VENICE, La., Aug. 2 (UPI) -- BP's damaged Gulf of Mexico well gushed about 5 million barrels of oil after an April 20 explosion that killed 11 oil rig workers, scientists said Monday.
The Macondo well sent 4.9 million barrels of oil -- 205.8 million gallons -- into the gulf before it was capped, scientists in the Flow Rate Technical Group said. The number far exceeds previous estimates and all but established the Deepwater Horizon disaster as the worst oil spill ever in the gulf, The Washington Post reported.
It also ranks second on Wikipedia's list of largest known spills behind the Lakeview Gusher in California that spilled 378 million gallons between May 1910 and September 1911. The 1991 Gulf War spill in the Middle East leaked an estimated 84 million to 250 million gallons.
The research group, working with the U.S. Geological Survey and the U.S. Department of Energy, said the BP well initially gushed 62,000 barrels of oil daily. The number fell to 53,000 barrels a day until the flow stopped July 15, when the damaged well was capped and sealed, the scientists said.
An attempt to begin plugging the well by pumping in mud and cement sustained a temporary setback Monday, the British company said on its Web site.
"During final preparations to commence with the injectivity test, a small hydraulic leak was discovered in the capping stack hydraulic control system," BP said in a statement. "The injectivity test, previously announced to take place today, will be rescheduled until the leak is repaired.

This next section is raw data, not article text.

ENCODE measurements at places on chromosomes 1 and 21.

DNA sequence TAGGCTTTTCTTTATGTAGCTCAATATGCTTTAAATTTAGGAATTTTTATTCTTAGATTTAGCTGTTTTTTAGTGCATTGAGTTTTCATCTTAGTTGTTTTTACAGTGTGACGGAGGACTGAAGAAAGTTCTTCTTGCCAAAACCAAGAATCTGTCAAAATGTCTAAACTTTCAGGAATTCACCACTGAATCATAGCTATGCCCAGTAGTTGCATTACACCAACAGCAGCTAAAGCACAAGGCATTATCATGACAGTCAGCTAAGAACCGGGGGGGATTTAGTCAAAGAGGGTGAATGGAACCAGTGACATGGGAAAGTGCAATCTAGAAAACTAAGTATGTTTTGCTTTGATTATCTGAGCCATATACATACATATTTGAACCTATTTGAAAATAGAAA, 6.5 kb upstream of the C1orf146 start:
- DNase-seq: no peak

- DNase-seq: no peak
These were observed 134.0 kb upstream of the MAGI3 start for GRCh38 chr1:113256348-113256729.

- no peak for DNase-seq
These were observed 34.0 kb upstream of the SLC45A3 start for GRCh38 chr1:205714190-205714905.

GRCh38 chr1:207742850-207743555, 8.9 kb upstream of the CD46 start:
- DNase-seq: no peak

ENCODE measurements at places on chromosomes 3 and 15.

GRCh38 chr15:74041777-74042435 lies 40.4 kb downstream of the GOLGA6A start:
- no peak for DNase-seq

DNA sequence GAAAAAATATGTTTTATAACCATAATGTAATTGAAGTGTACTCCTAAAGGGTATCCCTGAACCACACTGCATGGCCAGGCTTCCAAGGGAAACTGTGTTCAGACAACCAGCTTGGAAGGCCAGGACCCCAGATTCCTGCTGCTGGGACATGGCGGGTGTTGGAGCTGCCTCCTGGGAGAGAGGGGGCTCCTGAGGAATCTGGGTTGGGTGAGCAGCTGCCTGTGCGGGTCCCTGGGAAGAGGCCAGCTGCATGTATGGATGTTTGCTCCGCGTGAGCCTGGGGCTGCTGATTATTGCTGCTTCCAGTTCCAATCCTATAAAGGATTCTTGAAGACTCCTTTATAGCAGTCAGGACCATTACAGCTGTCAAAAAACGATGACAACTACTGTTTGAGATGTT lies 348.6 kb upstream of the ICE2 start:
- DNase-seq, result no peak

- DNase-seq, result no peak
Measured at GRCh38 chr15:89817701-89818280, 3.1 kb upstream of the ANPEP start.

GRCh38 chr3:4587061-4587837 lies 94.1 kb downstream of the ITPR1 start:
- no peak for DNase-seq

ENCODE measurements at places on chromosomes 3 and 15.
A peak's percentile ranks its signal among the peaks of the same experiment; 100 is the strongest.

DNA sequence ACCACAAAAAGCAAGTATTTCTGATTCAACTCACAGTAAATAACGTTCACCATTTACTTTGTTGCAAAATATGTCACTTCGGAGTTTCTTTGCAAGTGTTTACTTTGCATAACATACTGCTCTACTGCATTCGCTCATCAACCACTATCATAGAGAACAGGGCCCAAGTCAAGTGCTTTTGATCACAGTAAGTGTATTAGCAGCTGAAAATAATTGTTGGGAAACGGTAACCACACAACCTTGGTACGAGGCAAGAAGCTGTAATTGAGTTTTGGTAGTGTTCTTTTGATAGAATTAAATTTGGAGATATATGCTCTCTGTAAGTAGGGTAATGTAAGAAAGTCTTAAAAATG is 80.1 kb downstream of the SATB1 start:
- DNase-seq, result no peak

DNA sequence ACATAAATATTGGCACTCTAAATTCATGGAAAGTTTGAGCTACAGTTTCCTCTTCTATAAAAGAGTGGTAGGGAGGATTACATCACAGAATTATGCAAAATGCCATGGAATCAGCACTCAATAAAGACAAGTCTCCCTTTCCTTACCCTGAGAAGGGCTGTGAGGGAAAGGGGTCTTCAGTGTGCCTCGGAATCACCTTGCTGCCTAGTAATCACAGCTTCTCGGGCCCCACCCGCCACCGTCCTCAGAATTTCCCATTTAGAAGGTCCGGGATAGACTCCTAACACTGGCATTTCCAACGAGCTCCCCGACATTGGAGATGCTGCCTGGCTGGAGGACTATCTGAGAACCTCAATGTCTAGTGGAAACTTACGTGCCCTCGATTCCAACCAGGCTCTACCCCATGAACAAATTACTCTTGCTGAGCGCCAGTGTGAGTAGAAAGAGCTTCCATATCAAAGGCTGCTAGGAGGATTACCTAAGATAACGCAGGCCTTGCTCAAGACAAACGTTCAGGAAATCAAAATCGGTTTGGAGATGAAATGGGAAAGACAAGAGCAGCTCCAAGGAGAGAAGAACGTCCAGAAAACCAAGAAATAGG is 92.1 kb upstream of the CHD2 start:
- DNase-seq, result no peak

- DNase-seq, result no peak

"It is anticipated that the injectivity test and possibly the static kill will take place Tuesday."
The operation was previously delayed for several days while crews cleared debris from Tropical Storm Bonnie.
BP Chief Operating Officer Doug Suttles said he had "a lot of confidence we'll be successful," CNN reported Monday.
The static kill will be followed by a final "bottom kill" once a relief well intercepts the ruptured well. BP said that process could start five to seven days after the static kill is finished.
The government's lead official on the oil cleanup warned, however, against looking too far ahead.
"We should not be writing any obituary for this event," national incident commander Thad Allen, a retired U.S. Coast Guard admiral, said Sunday.
Homeland Security Secretary Janet Napolitano traveled to New Orleans Monday to review the oil spill response with federal, state and local officials.
Her trip comes a day after Allen dismissed accusations by a congressional member that federal officials let BP use excessive amounts of chemical dispersants to break up the oil.
Rep. Edward J. Markey, D-Mass., chairman of the House Energy and Environment Subcommittee, said in a letter to Allen that despite a federal directive restricting their use, BP "carpet-bombed the ocean with these chemicals, and the Coast Guard allowed them to do it."
Allen said the use of dispersants was "very disciplined" and employed when oil was spotted by surveillance aircraft and no other cleanup method of cleaning was available.
BP also rejected Markey's allegations, saying it worked with the Environmental Protection Agency and the Coast Guard from the start. Suttles said the company is funding research on the long-term effects of the spill, including the use of dispersants.